Thank you for your help.

    Comment by Kellie on October 11, 2012 at 7:30 am
  3. Hi, Kellie. Not knowing your full medical history, it’s difficult to comment. But if you are concerned, you should bring this concern up with your own doctor and confirm the treatment plan and timing is still correct for you. I hope this blog will help you to have an even more informed conversation with your doctor.

    Comment by Harvard Vanguard on October 22, 2012 at 11:56 am
  4. Dear Dr. Garber,
    I have hypothyroidism and have been taking low dose levothyroxine (25mcg). My father had hypothyroidism, but I do not know if it was Hashimoto’s disease or not. It is important for me to know whether my hypothyroidism is due to autoimmune disease (Hashimoto’s) or not? Is there any difference in the way it would be treated? And (last question), how often should I have blood work done to ensure that my hormone levels are remaining in the normal range?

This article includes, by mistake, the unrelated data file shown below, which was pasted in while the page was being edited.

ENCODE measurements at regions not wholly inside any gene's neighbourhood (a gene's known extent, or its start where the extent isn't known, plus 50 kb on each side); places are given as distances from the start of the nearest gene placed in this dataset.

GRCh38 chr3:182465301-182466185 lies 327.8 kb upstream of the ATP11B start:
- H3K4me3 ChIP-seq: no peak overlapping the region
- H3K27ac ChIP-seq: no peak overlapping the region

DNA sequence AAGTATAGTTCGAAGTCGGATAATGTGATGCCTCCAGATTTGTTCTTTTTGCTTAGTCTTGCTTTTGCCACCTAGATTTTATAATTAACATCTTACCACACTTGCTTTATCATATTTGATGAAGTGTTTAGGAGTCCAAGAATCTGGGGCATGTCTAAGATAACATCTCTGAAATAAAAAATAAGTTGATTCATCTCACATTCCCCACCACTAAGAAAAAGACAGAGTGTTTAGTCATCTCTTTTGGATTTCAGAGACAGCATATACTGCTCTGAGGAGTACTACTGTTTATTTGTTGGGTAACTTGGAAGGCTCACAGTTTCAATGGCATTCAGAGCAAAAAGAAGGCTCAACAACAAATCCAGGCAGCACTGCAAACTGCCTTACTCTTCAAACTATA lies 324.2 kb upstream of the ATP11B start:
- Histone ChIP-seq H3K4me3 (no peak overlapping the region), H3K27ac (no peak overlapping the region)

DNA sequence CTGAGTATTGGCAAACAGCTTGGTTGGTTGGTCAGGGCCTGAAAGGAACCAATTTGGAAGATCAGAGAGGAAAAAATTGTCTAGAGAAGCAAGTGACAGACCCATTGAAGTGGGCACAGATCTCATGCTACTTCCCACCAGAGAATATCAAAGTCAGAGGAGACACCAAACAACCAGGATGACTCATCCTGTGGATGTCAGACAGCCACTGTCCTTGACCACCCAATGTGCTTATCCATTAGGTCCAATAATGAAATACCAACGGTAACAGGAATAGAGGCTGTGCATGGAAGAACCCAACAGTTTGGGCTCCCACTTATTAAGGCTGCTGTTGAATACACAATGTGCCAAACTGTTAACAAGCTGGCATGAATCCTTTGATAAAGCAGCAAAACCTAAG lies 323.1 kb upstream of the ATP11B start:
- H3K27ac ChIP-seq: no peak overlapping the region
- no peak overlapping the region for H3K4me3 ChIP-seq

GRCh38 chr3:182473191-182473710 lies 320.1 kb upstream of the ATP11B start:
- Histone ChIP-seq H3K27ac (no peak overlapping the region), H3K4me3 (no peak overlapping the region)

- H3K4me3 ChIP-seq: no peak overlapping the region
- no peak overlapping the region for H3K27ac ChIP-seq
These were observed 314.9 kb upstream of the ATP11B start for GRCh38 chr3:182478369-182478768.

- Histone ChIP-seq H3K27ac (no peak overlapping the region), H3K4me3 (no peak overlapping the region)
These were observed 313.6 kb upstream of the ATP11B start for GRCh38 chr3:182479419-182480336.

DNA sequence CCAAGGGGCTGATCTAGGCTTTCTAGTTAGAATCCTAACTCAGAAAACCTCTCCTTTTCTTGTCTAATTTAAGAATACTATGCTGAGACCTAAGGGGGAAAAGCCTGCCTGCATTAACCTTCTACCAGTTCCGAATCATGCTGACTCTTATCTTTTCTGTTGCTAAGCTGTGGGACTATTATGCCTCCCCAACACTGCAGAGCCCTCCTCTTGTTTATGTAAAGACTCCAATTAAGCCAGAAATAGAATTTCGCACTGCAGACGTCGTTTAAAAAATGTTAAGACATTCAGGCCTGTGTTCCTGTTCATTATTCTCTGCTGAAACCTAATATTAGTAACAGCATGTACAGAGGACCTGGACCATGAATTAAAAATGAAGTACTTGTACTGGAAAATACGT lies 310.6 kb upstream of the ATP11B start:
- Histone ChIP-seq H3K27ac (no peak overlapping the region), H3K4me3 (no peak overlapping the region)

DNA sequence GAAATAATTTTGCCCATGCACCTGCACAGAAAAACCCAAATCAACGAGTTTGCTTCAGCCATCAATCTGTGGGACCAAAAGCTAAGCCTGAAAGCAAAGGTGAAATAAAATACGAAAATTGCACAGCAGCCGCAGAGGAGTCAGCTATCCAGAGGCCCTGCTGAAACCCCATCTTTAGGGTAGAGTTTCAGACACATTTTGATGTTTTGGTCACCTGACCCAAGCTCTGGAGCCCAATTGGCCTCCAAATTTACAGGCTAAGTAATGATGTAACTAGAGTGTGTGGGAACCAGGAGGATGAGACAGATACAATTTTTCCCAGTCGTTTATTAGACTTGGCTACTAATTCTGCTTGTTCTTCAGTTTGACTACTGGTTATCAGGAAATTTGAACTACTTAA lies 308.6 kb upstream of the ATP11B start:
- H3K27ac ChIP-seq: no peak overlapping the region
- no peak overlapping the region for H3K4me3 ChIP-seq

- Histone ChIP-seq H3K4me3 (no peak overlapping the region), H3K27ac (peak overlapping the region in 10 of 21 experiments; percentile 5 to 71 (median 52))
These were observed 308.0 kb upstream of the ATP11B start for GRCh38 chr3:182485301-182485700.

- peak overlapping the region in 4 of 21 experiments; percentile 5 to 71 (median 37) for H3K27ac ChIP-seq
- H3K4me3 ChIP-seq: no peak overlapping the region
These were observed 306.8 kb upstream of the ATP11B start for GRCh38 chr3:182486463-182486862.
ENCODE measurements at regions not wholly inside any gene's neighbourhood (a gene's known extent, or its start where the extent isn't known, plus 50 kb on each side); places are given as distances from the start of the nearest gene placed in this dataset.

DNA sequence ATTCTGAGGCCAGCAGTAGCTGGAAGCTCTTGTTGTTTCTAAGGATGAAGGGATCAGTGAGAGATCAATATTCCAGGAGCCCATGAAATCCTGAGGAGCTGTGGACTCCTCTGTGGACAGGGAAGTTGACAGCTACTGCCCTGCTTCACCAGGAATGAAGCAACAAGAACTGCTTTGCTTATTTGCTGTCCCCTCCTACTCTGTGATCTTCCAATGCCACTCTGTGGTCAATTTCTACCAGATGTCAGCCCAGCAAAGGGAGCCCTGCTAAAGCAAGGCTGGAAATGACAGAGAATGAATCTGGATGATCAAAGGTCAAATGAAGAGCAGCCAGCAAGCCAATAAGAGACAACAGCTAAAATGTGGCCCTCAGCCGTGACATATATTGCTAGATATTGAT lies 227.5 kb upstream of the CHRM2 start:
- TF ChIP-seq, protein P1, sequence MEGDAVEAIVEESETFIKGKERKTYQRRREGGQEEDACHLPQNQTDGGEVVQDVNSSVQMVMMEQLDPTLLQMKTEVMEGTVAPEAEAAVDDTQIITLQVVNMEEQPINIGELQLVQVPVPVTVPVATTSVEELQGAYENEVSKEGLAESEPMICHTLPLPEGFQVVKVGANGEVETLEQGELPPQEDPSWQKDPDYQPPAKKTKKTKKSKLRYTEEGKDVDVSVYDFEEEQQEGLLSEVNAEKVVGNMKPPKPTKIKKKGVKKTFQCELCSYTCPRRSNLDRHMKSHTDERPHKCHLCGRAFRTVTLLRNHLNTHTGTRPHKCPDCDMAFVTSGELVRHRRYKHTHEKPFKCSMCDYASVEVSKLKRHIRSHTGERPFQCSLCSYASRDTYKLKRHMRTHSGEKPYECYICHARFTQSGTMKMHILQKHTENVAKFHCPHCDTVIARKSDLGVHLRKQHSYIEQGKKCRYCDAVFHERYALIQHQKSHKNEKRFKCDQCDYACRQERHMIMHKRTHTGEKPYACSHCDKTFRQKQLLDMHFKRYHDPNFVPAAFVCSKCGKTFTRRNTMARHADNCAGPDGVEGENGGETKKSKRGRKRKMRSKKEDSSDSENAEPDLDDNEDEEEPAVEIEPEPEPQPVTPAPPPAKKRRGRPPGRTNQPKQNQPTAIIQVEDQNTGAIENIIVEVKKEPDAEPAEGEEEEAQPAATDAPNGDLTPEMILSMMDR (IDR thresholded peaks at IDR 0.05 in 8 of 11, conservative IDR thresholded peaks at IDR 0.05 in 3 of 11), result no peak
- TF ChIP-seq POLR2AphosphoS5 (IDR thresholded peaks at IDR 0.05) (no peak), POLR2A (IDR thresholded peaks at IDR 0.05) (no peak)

Thank you for the thyroid article. I hope to hear a reply despite the fact it has been some time since the article was posted.

    Comment by Diane Burns on April 17, 2014 at 5:18 pm
  5. Hi, Diane. Have you broached your questions with your doctor? Your doctor is in the best position to answer these, as he or she has access to and can review your lab results and determine the best course of treatment based on those and your medical history.

    Comment by Harvard Vanguard on April 30, 2014 at 2:46 pm
  6. Do any of the doctors do the free t3 and t4 testing? I have been switched to Armour, but am still deeply exhausted. If I engage in any physical activity, I’m down for days. I do feel better with the Armour as opposed to the Levothyroxin. Now I’m wondering if the adrenals could be involved. Is there anyone I can speak to?

    Comment by Karen Fallon on August 26, 2014 at 10:24 am
  7. Hi, Karen. I’d suggest you contact your doctor and understand what steps he or she would recommend you take. Your doctor has access to your medical history and can provide the best advice for you.

    Comment by Harvard Vanguard on August 27, 2014 at 12:19 pm